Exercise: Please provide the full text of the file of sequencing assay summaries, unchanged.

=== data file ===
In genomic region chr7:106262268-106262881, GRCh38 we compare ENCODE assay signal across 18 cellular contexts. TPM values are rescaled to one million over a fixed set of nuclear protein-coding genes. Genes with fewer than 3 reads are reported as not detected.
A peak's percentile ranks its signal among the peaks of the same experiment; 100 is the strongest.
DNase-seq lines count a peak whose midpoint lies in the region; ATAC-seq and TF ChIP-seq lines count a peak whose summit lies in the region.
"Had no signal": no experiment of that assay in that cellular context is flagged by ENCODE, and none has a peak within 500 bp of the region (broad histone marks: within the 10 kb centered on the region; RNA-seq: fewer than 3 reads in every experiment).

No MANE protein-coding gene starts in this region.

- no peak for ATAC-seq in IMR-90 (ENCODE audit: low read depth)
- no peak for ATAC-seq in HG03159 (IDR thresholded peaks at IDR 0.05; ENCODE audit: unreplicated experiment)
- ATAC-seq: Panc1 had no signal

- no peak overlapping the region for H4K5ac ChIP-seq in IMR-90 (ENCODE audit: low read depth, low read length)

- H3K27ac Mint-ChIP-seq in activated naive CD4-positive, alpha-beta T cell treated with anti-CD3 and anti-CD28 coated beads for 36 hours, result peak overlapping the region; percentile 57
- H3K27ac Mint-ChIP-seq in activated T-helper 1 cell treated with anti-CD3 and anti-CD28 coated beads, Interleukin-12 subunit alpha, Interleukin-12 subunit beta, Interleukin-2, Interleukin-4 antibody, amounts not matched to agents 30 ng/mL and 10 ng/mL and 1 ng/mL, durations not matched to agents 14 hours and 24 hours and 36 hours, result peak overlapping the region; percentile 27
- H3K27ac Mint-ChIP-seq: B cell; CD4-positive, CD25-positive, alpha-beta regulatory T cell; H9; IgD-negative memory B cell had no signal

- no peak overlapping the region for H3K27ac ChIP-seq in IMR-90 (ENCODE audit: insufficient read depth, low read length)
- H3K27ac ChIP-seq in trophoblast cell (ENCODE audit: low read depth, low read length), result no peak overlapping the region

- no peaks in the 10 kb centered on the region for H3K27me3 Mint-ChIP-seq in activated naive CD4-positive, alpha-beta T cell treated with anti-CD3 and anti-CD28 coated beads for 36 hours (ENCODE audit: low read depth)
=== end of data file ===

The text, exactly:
In genomic region chr7:106262268-106262881, GRCh38 we compare ENCODE assay signal across 18 cellular contexts. TPM values are rescaled to one million over a fixed set of nuclear protein-coding genes. Genes with fewer than 3 reads are reported as not detected.
A peak's percentile ranks its signal among the peaks of the same experiment; 100 is the strongest.
DNase-seq lines count a peak whose midpoint lies in the region; ATAC-seq and TF ChIP-seq lines count a peak whose summit lies in the region.
"Had no signal": no experiment of that assay in that cellular context is flagged by ENCODE, and none has a peak within 500 bp of the region (broad histone marks: within the 10 kb centered on the region; RNA-seq: fewer than 3 reads in every experiment).

No MANE protein-coding gene starts in this region.

- no peak for ATAC-seq in IMR-90 (ENCODE audit: low read depth)
- no peak for ATAC-seq in HG03159 (IDR thresholded peaks at IDR 0.05; ENCODE audit: unreplicated experiment)
- ATAC-seq: Panc1 had no signal

- no peak overlapping the region for H4K5ac ChIP-seq in IMR-90 (ENCODE audit: low read depth, low read length)

- H3K27ac Mint-ChIP-seq in activated naive CD4-positive, alpha-beta T cell treated with anti-CD3 and anti-CD28 coated beads for 36 hours, result peak overlapping the region; percentile 57
- H3K27ac Mint-ChIP-seq in activated T-helper 1 cell treated with anti-CD3 and anti-CD28 coated beads, Interleukin-12 subunit alpha, Interleukin-12 subunit beta, Interleukin-2, Interleukin-4 antibody, amounts not matched to agents 30 ng/mL and 10 ng/mL and 1 ng/mL, durations not matched to agents 14 hours and 24 hours and 36 hours, result peak overlapping the region; percentile 27
- H3K27ac Mint-ChIP-seq: B cell; CD4-positive, CD25-positive, alpha-beta regulatory T cell; H9; IgD-negative memory B cell had no signal

- no peak overlapping the region for H3K27ac ChIP-seq in IMR-90 (ENCODE audit: insufficient read depth, low read length)
- H3K27ac ChIP-seq in trophoblast cell (ENCODE audit: low read depth, low read length), result no peak overlapping the region

- no peaks in the 10 kb centered on the region for H3K27me3 Mint-ChIP-seq in activated naive CD4-positive, alpha-beta T cell treated with anti-CD3 and anti-CD28 coated beads for 36 hours (ENCODE audit: low read depth)